Welcome to our new blog – this page contains everything you need to know about patio cleaning.
Regardless of the type of patio slabs in your garden, there will come a time when dirt, pollution, algae, lichens and mosses will appear on the surface.
This can leave the surface slippery and looking less than ideal.
While many questionable salespeople will push their “maintenance free” products, the truth is every patio will need at least some maintenance from time to time.
The good news is that it won’t cost you much and with the right chemicals, applied at the right time (usually once a year), you can keep your patio looking pristine all year round.
The Best Patio Cleaner For You
First things first; you need to determine what’s on your patio as different patio cleaner chemicals resolve different issues:
If you have weeds growing through gaps between the slabs, the best chemical to use is Glycosuplahte – this should be applied to the broad leaves of any weeds during the growing season. Take care not to spill this chemical, I always use gloves and a sponge to gently wipe it on the leaves. It only takes a few days for the weed to absorb the chemical, it then reaches the root system and kills off the weed.
For general dirt and pollution that has accumulated on the surface of the patio slab, use a stiff broom and clean the patio with a soapy detergent. This will lift the dirt from the slabs, you can then hose it off with water.
If your patio has black spots (called lichens) or white marks on the surface, then neither a detergent or Glycsuplahte will help, you may even find a powerful pressure washer won’t remove them. You should apply a fungicide such as Benzalkonium Chloride, this chemical will soak into the slab and kill off the lichens, mosses and algae.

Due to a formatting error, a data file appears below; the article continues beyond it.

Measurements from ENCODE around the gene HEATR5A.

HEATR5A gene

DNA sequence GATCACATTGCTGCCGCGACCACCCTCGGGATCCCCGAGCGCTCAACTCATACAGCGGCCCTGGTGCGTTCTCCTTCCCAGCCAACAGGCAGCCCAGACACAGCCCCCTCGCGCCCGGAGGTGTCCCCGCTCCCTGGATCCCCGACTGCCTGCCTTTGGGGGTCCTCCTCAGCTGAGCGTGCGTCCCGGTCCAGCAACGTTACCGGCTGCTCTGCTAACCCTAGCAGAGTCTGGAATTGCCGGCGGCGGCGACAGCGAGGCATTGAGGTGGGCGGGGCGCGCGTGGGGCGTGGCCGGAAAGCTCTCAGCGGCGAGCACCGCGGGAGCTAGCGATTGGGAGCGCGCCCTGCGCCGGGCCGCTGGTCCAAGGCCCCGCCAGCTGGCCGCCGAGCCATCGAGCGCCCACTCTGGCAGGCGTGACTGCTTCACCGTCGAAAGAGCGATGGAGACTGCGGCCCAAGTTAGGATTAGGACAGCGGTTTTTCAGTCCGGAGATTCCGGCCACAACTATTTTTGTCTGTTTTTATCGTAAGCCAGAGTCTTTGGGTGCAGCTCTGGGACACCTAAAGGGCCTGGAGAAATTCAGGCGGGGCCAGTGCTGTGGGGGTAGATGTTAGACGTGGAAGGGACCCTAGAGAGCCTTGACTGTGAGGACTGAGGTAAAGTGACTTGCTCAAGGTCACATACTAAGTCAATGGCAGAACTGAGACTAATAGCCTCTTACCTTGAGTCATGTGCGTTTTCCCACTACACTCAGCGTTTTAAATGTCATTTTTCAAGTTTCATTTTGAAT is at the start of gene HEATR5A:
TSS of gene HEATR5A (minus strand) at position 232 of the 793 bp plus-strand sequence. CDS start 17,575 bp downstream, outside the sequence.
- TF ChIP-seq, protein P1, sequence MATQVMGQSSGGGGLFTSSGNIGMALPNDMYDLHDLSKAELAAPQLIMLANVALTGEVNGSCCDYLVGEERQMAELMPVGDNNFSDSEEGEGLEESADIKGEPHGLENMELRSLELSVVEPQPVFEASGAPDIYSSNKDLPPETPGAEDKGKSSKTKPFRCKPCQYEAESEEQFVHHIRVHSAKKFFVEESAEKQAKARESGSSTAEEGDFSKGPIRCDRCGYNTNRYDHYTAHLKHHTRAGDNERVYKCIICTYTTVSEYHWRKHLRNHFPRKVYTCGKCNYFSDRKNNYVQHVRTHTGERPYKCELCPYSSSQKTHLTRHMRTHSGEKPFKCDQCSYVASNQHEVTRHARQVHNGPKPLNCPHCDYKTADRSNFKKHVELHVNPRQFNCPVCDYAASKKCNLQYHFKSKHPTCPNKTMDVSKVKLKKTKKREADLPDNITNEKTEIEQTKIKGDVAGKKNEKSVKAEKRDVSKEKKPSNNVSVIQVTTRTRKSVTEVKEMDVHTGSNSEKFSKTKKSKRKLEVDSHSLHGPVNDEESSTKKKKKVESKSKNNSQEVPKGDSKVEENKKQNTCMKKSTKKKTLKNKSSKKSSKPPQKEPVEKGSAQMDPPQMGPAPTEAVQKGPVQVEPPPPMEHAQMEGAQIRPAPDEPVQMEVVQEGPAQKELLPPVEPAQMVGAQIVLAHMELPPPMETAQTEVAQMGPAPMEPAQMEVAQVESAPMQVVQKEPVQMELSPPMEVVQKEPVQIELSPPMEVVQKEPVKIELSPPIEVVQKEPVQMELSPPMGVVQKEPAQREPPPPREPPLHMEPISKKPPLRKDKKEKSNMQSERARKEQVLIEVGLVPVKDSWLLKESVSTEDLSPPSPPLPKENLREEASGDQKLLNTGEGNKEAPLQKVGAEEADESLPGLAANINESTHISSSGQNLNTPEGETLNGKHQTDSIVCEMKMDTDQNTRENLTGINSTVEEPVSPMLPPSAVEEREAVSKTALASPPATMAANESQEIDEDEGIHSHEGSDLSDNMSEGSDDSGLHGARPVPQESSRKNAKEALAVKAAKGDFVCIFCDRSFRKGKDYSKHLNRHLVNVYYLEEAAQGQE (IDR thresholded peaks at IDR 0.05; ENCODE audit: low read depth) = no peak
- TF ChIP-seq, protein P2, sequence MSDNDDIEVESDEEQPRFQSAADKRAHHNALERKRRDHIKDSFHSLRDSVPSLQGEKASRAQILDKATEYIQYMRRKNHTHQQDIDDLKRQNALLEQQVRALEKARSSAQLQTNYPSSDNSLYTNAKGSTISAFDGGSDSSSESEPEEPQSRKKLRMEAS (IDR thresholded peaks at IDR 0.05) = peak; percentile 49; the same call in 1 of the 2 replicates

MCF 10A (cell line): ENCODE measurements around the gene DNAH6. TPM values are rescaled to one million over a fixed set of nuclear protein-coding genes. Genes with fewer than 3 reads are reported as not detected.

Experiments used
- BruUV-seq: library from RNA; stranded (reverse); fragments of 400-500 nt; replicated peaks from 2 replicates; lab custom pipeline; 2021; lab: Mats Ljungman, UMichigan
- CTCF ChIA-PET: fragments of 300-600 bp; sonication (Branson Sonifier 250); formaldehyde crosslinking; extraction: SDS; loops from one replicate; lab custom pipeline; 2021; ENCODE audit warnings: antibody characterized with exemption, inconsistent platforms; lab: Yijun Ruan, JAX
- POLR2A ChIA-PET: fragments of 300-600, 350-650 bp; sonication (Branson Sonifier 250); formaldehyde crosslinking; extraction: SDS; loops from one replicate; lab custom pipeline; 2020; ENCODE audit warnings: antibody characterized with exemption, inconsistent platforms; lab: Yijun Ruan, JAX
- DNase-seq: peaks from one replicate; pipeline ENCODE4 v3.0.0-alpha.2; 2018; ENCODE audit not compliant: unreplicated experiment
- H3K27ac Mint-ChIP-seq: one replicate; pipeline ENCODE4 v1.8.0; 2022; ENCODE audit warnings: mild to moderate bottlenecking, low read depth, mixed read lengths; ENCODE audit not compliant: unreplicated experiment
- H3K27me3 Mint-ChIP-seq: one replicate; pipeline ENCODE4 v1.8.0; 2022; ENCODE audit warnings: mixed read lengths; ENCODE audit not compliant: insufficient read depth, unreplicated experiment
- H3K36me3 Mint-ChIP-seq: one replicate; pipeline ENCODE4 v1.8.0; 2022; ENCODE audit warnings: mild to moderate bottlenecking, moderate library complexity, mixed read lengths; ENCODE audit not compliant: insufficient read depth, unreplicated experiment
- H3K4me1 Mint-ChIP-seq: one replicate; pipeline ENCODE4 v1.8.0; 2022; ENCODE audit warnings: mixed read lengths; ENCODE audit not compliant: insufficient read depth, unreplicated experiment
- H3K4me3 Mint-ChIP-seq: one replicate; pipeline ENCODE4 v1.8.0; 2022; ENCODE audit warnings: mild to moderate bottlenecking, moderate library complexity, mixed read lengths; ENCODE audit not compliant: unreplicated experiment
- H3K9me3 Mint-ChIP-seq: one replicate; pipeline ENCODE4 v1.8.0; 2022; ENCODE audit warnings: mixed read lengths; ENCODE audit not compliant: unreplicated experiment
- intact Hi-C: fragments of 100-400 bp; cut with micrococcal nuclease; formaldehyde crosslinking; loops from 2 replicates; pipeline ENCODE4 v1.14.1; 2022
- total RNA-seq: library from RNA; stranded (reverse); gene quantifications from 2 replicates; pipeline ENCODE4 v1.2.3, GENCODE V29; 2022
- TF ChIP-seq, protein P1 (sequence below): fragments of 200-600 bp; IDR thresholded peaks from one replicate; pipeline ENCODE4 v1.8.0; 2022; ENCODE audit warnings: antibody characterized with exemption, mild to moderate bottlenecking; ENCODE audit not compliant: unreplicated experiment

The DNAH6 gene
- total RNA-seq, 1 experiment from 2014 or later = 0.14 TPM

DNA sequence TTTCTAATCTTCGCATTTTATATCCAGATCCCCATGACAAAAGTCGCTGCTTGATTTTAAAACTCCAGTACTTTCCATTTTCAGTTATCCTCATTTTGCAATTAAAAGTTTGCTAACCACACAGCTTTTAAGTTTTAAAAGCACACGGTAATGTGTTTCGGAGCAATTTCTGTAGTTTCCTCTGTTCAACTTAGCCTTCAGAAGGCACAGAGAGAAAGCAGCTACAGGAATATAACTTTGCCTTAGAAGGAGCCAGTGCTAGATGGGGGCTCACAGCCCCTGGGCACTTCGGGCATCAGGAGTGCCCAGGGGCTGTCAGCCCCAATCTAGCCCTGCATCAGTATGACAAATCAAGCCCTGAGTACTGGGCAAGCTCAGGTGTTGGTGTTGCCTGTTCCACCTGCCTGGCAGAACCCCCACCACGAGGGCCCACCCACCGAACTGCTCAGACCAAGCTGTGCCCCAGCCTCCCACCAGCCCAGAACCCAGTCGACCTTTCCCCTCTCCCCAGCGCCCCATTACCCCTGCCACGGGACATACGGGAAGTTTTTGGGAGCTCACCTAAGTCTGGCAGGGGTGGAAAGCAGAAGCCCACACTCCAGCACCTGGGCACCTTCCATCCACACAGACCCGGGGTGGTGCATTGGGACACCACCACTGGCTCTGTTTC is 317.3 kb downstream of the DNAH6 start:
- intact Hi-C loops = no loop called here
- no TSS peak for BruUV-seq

Here are the steps I suggest you take:
- Test the chosen patio cleaner chemicals on an inconspicuous area first and leave for a few good days – some chemicals leave marks on patio slabs so you should check before applying them.
- Treat any weeds with Glycosuplate applied to the leaves and allow to dry – then leave for a few days.
- Brush off any loose dirt, leaves and twigs etc from the patio.
- Use a stiff broom and soapy detergent to lift off any dirt and pollution, wash off with a hose, then allow the patio to fully dry.
- Last but not least, apply a fungicide such as Benzalkonium Chloride liberally to the surface.
Now Apply a Good Dose of Patience
While the soapy detergent will instantly lift the dirt and pollution, it won’t remove the black spots on the surface, this is actually a lichen, an organism that is similar to a fungus.
Lichens are notoriously difficult to remove and any attempt to aggressively scrape or wire brush them will likely damage the patio as the lichens are very tough and stick to the surface like glue.
A fungicide such as Benzalkonium Chloride will work but it takes time to kill them, and for them to then detach themselves from the patio slab.
For a typical patio, you would need to apply this patio cleaner chemical once per year, ideally in the springtime. If the lichens haven’t detached from the patio by the summer, apply another dose.
I cannot emphasize enough the importance of patience. This chemical will work but it’s not instant.